Chop Chop is used as a product placement in this video by the hip-hop group COSMOSTARS. I’m not really sure if I get the plot of the video but here’s my stab at it: a cosmostar is walking around with a picture of a girl he is looking for, and she has a picture of him. His hair is cut differently in this picture so he has to go to Chop Chop to get his haircut. She has a picture of him, but can’t recognize him with his big DJ headphones on, behind his big DJ case.
More than half the video takes place in Chop Chop, and thank god for cinema verite, the prices are prominently listed in the video. The cosmostar’s girl in the picture is a famous American actress who will be familiar to many, because she’s the kind of actress who stars in thousands of films, but about whom I would know nothing. Allow me to translate the refrain: I was sad. I didn’t like dancing. Then I learned about art. You came. You are a half a world. I’m half a world. Together we are an entire world. I am your Ken(t?), and you my Barbie. I break the beat for you. For you, it’s a hip-hop hit.
The last word on Chop-Chop: in the one near me, they have a Jagermeister machine.
The reason I’ve thought about this was because in a language test I passed a few years ago, my interviewer asked me if I thought if much of contemporary Russian culture was borrowed from the West. I had just read an article about a so-pronounced “FLESH MOP” that is, flashmob, in Moscow, wherein hundreds of people dressed up in pajamas to go to the movies. I’m not sure why they did this, and I don’t remember what film it was, but what was clear is that whoever organized this event, no doubt a PR manager, saw a Flash Mob on television or youtube, and appropriated it for his own using. Flash Mobs were meant as a protest, then as a comedy, and the grotesque re-wording to “Flesh Mop” makes it sound tasteless and dangerous. Tasteless and dangerous not only because of the gruesome pronunciations, but also that something which begun as a form of protest (like a sit-in) became a publicity stunt. Flash mobs occur often in and out of Russia. A flash mob postmodern terms detached from their origin of understanding and it doesn’t bode well for cultural health. People don’t see the words “flash”, “mob”, “flesh” or “mop” separately or even understand the meaning, but they have no problem using them.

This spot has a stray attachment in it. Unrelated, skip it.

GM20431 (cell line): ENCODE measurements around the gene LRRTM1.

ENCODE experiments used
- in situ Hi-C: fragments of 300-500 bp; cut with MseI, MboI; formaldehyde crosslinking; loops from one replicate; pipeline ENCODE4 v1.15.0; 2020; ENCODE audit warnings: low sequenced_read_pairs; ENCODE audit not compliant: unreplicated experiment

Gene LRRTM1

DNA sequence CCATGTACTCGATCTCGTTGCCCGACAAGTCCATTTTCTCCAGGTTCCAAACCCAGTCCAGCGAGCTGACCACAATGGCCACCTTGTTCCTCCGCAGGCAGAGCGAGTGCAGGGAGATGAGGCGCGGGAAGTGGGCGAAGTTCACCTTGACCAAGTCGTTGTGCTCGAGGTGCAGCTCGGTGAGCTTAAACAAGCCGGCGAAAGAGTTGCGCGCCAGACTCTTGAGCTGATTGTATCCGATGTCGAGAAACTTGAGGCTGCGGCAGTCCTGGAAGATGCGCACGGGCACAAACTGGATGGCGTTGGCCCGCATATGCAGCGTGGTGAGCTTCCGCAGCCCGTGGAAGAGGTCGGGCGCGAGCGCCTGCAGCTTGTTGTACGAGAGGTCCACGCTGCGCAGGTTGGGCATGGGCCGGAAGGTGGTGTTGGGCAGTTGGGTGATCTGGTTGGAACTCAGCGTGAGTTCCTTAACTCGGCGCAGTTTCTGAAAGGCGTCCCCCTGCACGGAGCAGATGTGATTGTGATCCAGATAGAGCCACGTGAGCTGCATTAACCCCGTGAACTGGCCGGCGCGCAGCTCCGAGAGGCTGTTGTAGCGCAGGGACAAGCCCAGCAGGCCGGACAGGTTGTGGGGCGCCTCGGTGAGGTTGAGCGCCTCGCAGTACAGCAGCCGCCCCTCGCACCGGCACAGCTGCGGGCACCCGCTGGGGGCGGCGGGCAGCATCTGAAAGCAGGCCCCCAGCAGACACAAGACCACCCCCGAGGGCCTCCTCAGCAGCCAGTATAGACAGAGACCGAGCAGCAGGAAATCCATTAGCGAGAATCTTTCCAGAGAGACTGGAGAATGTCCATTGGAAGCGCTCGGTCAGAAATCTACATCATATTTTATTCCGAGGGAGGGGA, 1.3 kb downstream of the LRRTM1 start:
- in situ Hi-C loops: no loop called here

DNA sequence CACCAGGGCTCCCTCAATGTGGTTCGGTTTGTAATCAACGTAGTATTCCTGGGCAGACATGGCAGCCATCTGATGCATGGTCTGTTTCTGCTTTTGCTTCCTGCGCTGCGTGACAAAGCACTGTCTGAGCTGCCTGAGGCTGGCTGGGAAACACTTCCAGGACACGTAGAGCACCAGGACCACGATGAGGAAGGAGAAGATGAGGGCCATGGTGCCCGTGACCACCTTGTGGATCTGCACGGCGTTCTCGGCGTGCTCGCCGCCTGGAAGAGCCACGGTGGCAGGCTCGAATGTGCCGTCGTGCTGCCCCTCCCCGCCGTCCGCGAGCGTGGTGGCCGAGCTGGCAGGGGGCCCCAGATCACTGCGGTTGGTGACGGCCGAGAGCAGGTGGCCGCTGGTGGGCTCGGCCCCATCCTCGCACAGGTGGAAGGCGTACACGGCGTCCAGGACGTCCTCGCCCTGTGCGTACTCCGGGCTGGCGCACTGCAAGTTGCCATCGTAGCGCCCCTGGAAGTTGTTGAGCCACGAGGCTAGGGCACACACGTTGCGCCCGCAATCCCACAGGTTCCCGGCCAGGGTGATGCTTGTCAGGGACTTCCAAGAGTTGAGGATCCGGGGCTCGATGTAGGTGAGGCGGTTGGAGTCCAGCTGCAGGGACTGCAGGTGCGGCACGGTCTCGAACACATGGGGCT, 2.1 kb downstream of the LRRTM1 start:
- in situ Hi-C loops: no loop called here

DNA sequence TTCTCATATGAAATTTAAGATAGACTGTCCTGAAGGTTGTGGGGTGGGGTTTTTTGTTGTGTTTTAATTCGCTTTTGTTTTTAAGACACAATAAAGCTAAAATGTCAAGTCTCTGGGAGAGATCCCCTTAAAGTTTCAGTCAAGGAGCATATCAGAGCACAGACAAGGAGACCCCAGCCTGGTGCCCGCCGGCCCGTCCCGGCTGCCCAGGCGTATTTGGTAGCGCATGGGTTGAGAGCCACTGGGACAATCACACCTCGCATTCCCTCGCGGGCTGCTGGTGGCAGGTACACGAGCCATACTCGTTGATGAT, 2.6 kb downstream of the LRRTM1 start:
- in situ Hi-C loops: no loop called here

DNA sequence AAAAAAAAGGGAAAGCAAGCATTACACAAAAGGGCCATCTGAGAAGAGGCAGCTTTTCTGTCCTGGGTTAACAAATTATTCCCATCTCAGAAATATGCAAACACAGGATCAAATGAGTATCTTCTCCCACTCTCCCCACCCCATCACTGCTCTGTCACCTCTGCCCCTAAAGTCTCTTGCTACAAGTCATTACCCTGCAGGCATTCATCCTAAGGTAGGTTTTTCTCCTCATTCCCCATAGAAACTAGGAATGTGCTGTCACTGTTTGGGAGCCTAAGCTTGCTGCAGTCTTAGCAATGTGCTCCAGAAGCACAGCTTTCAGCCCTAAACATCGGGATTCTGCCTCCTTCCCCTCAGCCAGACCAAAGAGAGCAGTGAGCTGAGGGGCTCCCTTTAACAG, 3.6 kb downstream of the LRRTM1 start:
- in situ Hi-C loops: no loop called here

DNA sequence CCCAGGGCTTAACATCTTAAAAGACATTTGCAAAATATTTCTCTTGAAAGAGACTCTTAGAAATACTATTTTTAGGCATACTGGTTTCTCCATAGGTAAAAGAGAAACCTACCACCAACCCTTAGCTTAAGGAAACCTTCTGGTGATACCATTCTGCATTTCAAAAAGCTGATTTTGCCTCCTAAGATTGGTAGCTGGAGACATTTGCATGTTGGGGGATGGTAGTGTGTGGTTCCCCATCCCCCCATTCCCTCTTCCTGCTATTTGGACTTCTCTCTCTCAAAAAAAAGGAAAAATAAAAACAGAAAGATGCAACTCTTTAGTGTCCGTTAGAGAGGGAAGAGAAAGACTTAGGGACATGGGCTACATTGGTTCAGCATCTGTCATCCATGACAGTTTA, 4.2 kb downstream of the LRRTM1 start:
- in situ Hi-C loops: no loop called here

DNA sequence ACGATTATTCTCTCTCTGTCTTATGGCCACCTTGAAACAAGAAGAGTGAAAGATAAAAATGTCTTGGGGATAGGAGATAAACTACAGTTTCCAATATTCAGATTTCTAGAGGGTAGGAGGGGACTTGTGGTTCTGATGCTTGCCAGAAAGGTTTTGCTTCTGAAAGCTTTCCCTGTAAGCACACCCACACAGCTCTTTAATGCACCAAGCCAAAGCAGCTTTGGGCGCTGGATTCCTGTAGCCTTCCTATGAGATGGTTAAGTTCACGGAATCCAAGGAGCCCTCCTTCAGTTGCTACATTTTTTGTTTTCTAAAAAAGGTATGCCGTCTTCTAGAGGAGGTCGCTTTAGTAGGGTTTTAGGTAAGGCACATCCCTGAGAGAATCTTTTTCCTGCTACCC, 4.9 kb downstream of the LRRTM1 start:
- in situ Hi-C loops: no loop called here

This isn’t negative and Russian culture is still highly original. You never walk around a Russian city and think, wow, this is just like San Francisco! There’s nothing wrong with borrowing from other cultures, and there’s nothing wrong with paying 50 dollars to have your hair cut by a drummer at Chop Chop. Don’t get me wrong about that: I went to a similar place to Chop Chop in New York, where, coincidentally, the barbers were also Russian. God knows you’d pay more for that in the West Village. Russian musicians aren’t the best rockers, but they’re great samplers and DJs. The whole world is headed in the direction of sampling and appropriation, and Russia has been doing it for a long time.
And it cycles back. Lermontov borrowed from the west, and his psychology made it’s way into world psychology. Glinka attempted composing Russian music, which was russified and then re-westernized through Rimsky-Korsakov, eventually having a profound impact on 20th century music. Borrowing and bettering is still going on. If things remain popular for long enough, the history dims the influences and origins. Part of the reason much culture in Russia seems borrowed is that it’s new: whatever sticks for long time will become as quintessential as borsch, which I’ve been told is technically Ukrainian in origin.
So, when on Tuesday Mikhail Lermontov turns 199, ask him if he’s found something to occupy his time after all these years. He’s been at the Russian-hipster thing for longer than anyone. At first it may seem trite that he’s still got nothing to do but sulk around the Caucuses looking for trouble. But if we consider that he’s been doing it since the 1830’s, and it still hasn’t lost its relevance, then he deserves a moment our attention.